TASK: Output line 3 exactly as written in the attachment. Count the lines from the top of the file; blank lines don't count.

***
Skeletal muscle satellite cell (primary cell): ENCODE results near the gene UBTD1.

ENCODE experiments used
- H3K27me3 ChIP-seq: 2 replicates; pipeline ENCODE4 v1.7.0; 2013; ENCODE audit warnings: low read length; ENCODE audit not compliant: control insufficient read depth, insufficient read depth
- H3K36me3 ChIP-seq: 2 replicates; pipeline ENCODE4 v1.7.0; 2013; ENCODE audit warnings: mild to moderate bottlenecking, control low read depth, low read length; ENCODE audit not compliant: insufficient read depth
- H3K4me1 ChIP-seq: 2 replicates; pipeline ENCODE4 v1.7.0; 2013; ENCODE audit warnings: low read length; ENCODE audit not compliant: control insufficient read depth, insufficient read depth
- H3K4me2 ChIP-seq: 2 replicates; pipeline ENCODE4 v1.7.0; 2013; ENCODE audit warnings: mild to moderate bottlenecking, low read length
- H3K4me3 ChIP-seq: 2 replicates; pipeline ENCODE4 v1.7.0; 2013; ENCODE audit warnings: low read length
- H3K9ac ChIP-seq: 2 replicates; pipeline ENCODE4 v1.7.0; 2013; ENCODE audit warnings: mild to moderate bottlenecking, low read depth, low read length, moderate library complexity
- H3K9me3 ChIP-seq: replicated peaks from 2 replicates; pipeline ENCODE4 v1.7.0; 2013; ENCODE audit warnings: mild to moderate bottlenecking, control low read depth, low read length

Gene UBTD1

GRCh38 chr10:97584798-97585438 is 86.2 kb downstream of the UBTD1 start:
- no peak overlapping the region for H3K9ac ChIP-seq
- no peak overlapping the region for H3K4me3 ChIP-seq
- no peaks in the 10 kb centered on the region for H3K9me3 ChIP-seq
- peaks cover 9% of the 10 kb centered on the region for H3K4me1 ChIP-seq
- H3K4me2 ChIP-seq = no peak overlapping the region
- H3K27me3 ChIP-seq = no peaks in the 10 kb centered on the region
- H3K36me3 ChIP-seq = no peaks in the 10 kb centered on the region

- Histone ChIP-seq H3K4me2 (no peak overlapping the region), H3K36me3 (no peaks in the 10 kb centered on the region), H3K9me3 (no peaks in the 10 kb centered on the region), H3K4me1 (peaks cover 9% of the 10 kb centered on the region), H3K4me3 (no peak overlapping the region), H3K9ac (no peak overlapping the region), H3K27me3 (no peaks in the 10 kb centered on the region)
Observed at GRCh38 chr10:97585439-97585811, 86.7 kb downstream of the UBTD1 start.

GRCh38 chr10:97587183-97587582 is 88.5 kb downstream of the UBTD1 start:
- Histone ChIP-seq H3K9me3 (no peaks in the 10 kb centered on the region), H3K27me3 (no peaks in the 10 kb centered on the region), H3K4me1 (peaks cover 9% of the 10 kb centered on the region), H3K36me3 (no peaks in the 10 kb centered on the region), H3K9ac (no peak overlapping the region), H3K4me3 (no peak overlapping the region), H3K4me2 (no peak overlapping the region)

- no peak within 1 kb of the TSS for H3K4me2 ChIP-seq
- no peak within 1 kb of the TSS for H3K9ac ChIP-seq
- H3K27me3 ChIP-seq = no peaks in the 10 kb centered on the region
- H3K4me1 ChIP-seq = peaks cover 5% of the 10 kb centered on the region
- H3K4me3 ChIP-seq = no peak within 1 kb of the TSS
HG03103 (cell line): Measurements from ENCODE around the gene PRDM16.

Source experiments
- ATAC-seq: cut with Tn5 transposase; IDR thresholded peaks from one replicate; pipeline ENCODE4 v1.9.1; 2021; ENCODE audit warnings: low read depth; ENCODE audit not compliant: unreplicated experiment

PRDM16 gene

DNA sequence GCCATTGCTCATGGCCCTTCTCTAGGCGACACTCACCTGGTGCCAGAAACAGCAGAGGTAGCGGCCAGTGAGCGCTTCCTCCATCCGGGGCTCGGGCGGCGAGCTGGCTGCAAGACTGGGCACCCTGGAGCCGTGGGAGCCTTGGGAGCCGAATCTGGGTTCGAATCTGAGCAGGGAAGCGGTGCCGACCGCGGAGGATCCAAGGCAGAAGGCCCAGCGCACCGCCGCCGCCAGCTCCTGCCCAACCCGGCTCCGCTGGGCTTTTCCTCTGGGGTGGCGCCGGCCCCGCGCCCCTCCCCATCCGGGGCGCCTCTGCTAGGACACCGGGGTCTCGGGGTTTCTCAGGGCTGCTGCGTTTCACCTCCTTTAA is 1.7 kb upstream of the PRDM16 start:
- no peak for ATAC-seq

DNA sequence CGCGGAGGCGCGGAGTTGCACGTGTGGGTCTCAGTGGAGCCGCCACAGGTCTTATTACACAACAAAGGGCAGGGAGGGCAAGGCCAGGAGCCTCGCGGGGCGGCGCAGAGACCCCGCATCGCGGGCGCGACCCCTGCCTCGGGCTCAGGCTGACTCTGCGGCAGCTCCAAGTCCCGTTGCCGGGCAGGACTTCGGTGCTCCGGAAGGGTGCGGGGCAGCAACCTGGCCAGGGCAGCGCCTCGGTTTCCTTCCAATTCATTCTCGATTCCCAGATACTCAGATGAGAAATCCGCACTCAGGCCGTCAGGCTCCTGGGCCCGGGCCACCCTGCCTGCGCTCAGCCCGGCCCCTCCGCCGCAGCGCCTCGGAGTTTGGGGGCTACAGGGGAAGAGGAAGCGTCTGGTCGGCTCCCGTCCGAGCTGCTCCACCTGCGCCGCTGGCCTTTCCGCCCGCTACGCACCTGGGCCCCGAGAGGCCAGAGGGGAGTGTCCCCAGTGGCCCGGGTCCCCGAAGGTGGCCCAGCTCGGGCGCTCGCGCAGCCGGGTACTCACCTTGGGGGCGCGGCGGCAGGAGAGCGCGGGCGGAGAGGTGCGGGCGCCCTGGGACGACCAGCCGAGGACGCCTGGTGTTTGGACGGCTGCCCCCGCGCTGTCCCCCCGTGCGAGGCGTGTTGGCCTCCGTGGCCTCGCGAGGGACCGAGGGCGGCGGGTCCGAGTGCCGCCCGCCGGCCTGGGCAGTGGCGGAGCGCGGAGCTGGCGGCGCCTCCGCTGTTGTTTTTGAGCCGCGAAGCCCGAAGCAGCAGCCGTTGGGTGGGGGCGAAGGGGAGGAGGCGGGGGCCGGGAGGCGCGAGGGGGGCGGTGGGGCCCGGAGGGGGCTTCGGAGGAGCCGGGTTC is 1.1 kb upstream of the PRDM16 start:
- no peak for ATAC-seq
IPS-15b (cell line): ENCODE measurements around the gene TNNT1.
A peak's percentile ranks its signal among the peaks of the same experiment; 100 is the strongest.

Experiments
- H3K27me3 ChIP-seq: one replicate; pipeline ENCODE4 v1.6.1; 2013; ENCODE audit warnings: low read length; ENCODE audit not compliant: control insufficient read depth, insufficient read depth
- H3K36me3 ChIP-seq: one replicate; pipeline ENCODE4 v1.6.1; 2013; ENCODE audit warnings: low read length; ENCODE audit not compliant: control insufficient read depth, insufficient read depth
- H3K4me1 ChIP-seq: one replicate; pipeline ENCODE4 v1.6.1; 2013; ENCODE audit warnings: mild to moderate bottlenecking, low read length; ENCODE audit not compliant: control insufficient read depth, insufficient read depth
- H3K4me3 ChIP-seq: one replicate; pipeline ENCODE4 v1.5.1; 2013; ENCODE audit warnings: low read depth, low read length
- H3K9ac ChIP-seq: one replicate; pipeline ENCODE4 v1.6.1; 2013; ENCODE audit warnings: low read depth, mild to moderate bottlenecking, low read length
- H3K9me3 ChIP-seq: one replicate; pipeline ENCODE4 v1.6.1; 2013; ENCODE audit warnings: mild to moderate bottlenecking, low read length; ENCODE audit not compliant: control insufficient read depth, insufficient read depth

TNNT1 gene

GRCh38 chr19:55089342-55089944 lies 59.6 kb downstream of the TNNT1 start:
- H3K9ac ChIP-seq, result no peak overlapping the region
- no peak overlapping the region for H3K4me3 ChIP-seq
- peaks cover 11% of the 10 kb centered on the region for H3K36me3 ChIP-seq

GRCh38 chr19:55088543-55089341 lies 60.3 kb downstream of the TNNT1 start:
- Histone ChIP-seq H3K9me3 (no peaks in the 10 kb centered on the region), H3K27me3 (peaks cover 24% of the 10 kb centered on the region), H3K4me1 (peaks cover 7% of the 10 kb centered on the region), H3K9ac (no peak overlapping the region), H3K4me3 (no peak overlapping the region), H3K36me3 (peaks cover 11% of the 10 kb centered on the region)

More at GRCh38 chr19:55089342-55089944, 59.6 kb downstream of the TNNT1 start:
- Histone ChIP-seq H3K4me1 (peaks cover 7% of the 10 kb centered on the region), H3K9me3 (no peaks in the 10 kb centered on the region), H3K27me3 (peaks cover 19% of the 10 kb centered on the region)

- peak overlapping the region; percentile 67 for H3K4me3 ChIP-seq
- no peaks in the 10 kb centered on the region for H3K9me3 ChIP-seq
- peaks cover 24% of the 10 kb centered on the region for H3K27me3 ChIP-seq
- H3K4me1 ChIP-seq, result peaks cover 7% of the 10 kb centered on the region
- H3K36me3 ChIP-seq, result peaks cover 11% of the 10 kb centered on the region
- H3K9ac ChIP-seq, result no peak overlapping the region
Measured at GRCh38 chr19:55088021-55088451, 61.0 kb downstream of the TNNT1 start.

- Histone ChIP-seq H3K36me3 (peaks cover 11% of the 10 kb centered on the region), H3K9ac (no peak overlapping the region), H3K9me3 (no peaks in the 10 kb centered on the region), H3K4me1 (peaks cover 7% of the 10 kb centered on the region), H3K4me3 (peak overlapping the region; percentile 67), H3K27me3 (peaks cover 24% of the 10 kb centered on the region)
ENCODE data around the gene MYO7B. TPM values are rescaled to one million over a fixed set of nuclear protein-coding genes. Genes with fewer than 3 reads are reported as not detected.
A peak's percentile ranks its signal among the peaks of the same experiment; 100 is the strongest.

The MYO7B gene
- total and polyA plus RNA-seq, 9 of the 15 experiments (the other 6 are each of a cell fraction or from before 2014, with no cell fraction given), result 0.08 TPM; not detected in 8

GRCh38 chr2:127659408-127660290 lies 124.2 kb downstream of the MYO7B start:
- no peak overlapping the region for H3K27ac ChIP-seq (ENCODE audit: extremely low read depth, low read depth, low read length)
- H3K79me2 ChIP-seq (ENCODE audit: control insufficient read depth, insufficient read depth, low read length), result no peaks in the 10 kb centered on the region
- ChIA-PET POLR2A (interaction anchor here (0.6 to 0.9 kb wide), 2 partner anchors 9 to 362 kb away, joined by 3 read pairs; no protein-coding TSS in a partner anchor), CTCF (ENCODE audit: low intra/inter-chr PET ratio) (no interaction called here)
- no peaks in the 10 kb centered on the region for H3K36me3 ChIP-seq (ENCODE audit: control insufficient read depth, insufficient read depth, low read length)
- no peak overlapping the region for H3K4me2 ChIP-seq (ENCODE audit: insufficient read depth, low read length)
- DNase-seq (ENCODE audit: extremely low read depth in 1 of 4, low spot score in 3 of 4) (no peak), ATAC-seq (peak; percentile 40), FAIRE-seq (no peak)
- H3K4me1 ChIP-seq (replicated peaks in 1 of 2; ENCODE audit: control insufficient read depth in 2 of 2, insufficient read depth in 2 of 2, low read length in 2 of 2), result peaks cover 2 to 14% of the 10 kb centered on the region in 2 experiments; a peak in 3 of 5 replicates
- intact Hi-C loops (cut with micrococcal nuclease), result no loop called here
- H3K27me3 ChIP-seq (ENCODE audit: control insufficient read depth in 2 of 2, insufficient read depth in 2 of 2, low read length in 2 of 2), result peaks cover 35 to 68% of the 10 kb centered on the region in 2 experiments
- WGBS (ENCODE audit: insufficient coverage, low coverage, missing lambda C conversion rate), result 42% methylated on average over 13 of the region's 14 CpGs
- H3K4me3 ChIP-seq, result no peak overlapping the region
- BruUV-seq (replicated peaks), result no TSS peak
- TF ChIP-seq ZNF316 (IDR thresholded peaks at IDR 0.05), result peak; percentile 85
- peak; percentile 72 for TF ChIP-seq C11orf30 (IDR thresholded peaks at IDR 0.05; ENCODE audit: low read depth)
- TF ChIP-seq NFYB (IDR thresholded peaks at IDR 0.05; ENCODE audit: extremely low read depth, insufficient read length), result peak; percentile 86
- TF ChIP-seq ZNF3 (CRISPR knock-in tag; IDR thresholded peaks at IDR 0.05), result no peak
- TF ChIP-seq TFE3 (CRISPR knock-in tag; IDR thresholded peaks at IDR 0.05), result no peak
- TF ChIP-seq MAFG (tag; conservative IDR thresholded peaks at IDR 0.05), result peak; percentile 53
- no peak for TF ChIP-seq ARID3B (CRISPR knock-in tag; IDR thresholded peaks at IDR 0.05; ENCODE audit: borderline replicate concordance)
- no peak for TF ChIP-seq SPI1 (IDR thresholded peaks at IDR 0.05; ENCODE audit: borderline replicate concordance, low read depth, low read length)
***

- H3K27me3 ChIP-seq: 2 replicates; pipeline ENCODE4 v1.7.0; 2013; ENCODE audit warnings: low read length; ENCODE audit not compliant: control insufficient read depth, insufficient read depth